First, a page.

Mint has been used as a breath freshener for centuries. In the middle ages, young men who were on their way to their beloved’s would alter their course in order to pass by the herb garden first. They would pull off a few peppermint leaves, toss them into their mouths, and chew them for a while in hopes of covering up the stench coming from the abscessed molar that they had yet to have the blacksmith pull.
This historical association of “mint” with “fresh breath” seems to be so ingrained in our collective psyche that nearly every toothpaste and mouthwash you buy today is mint-flavored. Listerine is, of course, the obvious exception, but its competitors mocked it so mercilessly by saying that their own products left your breath “minty, not mediciny,” that Pfizer finally relented and came out with Listermint. This just reinforced the belief that the ultimate aspiration of all human beings should be to have a mouth of which it could be said that it is “minty fresh.”
But our mouths are not enough anymore; now they want our whole heads. Nearly every hair care company has come out with some product that has mint as a featured ingredient. In fact, Aveda’s most popular product line is their Rosemary Mint Shampoo and Conditioner, whose “tonic properties of rosemary and peppermint cool and revitalize your scalp.”
But the “tonic” and “cooling” properties they are touting are not necessarily coming from the peppermint, per se, but a derivative thereof:
mint (‘mint) n. Any of various plants of the genus Mentha, characteristically having aromatic foliage and nearly regular flowers. Some plants are cultivated for their aromatic oil and used for flavoring.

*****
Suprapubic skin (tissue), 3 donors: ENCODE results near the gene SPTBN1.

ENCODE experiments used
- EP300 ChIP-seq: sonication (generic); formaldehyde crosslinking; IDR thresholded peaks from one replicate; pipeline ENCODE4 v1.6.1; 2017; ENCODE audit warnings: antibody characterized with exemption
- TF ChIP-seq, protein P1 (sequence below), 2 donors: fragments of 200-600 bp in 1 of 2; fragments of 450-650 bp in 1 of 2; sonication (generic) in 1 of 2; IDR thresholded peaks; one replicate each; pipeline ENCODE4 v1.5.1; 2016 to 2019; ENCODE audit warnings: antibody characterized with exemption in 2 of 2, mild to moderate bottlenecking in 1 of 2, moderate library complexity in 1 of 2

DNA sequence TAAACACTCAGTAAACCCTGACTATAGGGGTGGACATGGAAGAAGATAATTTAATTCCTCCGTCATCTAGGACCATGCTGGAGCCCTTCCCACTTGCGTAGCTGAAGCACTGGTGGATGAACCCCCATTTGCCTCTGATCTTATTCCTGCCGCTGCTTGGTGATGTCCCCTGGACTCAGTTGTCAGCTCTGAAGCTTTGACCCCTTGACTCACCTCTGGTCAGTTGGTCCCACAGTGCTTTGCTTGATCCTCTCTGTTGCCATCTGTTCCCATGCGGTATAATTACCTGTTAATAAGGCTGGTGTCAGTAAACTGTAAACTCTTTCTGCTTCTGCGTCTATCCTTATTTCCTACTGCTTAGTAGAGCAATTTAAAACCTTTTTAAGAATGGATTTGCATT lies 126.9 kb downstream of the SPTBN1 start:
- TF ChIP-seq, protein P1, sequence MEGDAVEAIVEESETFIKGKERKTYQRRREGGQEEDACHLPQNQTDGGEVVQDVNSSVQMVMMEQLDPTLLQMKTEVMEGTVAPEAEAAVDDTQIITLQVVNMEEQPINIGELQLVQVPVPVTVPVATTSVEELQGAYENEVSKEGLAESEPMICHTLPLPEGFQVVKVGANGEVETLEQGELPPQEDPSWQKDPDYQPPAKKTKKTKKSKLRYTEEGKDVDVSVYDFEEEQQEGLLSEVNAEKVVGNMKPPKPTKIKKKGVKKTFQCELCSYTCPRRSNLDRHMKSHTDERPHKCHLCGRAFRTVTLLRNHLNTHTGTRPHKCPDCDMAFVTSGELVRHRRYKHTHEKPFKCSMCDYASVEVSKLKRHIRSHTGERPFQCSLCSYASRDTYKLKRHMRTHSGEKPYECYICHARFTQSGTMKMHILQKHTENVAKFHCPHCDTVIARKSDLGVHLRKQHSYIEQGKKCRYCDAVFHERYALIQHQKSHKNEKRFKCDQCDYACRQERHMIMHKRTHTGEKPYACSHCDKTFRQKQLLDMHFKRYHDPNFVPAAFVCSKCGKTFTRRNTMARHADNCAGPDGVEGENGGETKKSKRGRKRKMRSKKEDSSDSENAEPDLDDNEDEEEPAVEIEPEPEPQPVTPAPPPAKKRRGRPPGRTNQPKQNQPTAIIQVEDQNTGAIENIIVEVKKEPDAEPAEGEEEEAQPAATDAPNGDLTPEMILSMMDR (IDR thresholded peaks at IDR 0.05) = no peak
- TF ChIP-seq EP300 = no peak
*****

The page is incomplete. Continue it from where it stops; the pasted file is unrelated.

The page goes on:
menthol (‘men-“thol) n. A white crystalline organic compound, CH3C6H9(C3H7)OH, obtained from peppermint oil or synthesized, and used in cigarettes and as a mild topical anesthetic.
So, of course it leaves your scalp feeling “cool”; you’ve lost all sensation from the ears up.
I first noticed this “mild topical anesthetic” effect when using American Crew’s Daily Shampoo and Conditioner. They say that the menthol in these products “cools and refreshes the scalp,” but I found that as I rinsed the conditioner out of my hair some of it would run down my body and, if I wasn’t careful to rinse it off completely, I’d get a rather unwelcome cooling and refreshing effect in an area of my body that doesn’t usually react well to being cooled and refreshed.
This mentholic sensation is referred to as a “tingle” by the makers of Denorex, the anti-dandruff shampoo:
The tingle tells you it’s working, and Denorex leaves your scalp feeling fresh and clean!
…and numb. Come on, guys, admit it. The only thing that tingle is telling you is that you just smeared the active ingredient in Vicks VapoRub all over your head.
I firmly believe that when it comes to the bathroom:
And I can think of a few other rooms in the house where that axiom holds true.